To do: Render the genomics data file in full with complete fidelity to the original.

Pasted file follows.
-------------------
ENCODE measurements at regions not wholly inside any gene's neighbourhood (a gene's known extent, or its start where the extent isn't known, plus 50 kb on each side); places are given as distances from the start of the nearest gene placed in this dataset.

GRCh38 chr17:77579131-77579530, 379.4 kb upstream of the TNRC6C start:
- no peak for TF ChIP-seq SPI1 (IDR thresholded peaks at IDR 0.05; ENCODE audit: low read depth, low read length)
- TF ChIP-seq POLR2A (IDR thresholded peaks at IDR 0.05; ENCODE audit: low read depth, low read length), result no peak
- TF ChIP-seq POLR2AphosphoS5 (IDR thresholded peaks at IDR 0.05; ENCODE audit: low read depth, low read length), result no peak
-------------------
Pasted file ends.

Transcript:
ENCODE measurements at regions not wholly inside any gene's neighbourhood (a gene's known extent, or its start where the extent isn't known, plus 50 kb on each side); places are given as distances from the start of the nearest gene placed in this dataset.

GRCh38 chr17:77579131-77579530, 379.4 kb upstream of the TNRC6C start:
- no peak for TF ChIP-seq SPI1 (IDR thresholded peaks at IDR 0.05; ENCODE audit: low read depth, low read length)
- TF ChIP-seq POLR2A (IDR thresholded peaks at IDR 0.05; ENCODE audit: low read depth, low read length), result no peak
- TF ChIP-seq POLR2AphosphoS5 (IDR thresholded peaks at IDR 0.05; ENCODE audit: low read depth, low read length), result no peak